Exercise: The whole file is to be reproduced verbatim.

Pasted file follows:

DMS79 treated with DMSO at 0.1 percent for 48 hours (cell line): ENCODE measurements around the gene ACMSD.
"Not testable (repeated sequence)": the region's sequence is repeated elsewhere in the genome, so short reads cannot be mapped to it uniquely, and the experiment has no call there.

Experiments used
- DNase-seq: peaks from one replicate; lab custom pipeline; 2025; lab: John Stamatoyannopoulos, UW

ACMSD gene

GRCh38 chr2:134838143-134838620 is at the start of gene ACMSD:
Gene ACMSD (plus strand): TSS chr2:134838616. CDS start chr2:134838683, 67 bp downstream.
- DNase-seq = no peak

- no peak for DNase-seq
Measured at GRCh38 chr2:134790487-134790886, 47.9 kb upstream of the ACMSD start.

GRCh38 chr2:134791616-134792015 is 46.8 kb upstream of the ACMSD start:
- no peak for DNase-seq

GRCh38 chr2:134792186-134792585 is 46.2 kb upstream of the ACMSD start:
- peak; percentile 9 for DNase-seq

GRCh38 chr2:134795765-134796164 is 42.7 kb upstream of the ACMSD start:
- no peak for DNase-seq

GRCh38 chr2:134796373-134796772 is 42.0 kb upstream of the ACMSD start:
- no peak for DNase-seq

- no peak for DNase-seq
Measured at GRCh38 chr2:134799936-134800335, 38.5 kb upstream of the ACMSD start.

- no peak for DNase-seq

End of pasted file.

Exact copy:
DMS79 treated with DMSO at 0.1 percent for 48 hours (cell line): ENCODE measurements around the gene ACMSD.
"Not testable (repeated sequence)": the region's sequence is repeated elsewhere in the genome, so short reads cannot be mapped to it uniquely, and the experiment has no call there.

Experiments used
- DNase-seq: peaks from one replicate; lab custom pipeline; 2025; lab: John Stamatoyannopoulos, UW

ACMSD gene

GRCh38 chr2:134838143-134838620 is at the start of gene ACMSD:
Gene ACMSD (plus strand): TSS chr2:134838616. CDS start chr2:134838683, 67 bp downstream.
- DNase-seq = no peak

- no peak for DNase-seq
Measured at GRCh38 chr2:134790487-134790886, 47.9 kb upstream of the ACMSD start.

GRCh38 chr2:134791616-134792015 is 46.8 kb upstream of the ACMSD start:
- no peak for DNase-seq

GRCh38 chr2:134792186-134792585 is 46.2 kb upstream of the ACMSD start:
- peak; percentile 9 for DNase-seq

GRCh38 chr2:134795765-134796164 is 42.7 kb upstream of the ACMSD start:
- no peak for DNase-seq

GRCh38 chr2:134796373-134796772 is 42.0 kb upstream of the ACMSD start:
- no peak for DNase-seq

- no peak for DNase-seq
Measured at GRCh38 chr2:134799936-134800335, 38.5 kb upstream of the ACMSD start.

- no peak for DNase-seq